RAID stands for Redundant Array of Inexpensive Disks or Redundant Array of Independent Disks. It is a technology for saving or storing data in multiple places like hard disks to protect data from drive failure, and it also increases the reliability of data storage.
RAID works by querying data into multiple disks. It allows input/output operations to overlap in a balanced way. The software that performs RAID functionality and controls to drive can either be located on a separate hardware RAID controller or simply be a drive. You can save data in case of a crash by using the RAID controller.
RAID system can be used with a number of interfaces like SATA, SCSI, or FC (Fiber Channel). The RAID system is consist of two or more drives working in parallel. It may be a hard disk but there is also a trend of using technology for SSD (Solid States Drive).
There are different RAID levels, however, many variations have developed. These RAID levels are optimized for specific situations.
In the system of RAID 0, the data can be split into blocks and spread the split data into multiple disks like a hard disk. It only strips the data, with no mirroring or parity. It offers the best performance without fault tolerance.
The data will be lost in case of any drive failure because stripping divides or spreads the data among all drives in the set.
RAID 1: Mirroring
RAID 1 is known as Mirroring, as the name declares that it mirrors the same data into two disks. This array basically needs 2 disks. It increases the read performance over 1 disk up to 2x. In case of 1 drive failure, the data can be restored by using disk 2. It is a good choice for high availability and high-performance application.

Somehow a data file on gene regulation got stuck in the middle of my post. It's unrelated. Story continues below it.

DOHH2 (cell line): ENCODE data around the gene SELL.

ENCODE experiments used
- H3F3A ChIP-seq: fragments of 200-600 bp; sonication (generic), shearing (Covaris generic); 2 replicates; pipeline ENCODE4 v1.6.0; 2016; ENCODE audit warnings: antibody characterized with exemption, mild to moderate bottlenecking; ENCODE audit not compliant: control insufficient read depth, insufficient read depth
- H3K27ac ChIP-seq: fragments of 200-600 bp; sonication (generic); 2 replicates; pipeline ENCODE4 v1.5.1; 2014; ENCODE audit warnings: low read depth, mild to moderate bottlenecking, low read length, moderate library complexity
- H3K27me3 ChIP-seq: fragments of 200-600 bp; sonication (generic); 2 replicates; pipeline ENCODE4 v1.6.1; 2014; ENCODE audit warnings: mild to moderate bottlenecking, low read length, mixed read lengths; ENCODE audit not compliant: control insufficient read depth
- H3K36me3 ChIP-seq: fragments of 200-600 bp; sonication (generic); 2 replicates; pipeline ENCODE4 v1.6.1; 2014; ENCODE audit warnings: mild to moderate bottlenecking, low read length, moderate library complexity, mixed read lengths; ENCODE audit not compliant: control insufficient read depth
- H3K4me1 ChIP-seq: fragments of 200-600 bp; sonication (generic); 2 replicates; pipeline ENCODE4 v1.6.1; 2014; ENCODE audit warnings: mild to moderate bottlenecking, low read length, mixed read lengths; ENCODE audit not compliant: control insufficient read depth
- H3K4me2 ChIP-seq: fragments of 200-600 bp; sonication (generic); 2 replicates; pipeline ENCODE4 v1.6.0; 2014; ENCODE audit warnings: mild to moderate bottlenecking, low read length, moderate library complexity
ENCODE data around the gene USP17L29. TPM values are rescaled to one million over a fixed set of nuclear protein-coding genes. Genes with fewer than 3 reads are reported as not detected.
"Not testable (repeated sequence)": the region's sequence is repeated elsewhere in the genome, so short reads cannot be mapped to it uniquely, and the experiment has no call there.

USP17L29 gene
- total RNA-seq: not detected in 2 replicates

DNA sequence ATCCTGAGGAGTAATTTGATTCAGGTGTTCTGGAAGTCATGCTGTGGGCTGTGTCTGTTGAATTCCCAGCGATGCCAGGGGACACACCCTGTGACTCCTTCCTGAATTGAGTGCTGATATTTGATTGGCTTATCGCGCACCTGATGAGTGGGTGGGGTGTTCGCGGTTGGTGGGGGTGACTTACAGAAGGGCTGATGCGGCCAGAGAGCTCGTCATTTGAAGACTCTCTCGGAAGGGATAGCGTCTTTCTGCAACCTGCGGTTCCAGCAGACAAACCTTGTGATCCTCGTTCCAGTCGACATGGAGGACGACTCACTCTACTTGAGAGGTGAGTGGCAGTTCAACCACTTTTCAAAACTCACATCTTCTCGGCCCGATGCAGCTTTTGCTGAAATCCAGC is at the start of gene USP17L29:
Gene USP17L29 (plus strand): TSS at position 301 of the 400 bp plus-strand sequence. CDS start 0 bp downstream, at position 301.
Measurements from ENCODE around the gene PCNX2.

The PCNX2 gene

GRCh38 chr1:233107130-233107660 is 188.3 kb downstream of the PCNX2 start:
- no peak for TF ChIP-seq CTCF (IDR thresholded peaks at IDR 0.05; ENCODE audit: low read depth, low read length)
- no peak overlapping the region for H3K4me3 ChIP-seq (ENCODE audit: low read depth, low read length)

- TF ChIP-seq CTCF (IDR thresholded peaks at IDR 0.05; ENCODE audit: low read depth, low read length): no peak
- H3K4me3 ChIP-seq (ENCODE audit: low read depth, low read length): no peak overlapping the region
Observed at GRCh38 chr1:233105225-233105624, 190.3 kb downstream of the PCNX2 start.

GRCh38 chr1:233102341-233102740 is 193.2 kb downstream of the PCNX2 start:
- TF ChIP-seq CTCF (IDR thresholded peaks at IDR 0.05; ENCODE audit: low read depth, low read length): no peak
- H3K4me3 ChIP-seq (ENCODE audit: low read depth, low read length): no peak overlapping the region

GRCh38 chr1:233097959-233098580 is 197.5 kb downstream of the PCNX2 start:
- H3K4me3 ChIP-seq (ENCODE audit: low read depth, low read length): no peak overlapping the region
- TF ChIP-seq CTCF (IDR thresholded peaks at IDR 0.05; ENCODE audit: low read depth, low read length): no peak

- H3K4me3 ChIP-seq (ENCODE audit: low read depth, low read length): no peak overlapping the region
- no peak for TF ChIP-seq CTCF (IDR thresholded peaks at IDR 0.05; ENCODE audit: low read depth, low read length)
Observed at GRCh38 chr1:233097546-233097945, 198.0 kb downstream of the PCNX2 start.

RAID 5: Striping with parity
RAID 5 consists of block-level striping distributed parity. It is the most common and secure level. It requires at least 3 disks and can work up to 16 disks. The data parity is written on one drive. It distributes parity information on all disks among drives, requiring all drives but at least one drive to be present to operate. The striping in the system allows users to reconstruct data in case of 1 drive failure.
RAID 6: Striping with double parity
RAID 6 is like RAID 5, but it writes parity information on 2 drives. It is a scheme that works by placing data on multiple disks. It also allows input/output I/O operations to overlap in a balanced way and improve performance. It requires 4 disks minimum. It minimizes the problems mostly associated with RAID 5.
RAID 10:Combining striping and parity
RAID 10 is also known as RAID 1+0, it combines disk mirrors and disk striping to protect and save data. At this RAID level, it is possible to combine the advantages of RAID 1 and 0. It offers high performance at a much higher cost. It requires a minimum of 4 disks. As long as one disk in each mirrored pair is functional, the data can be retrieved or recovered.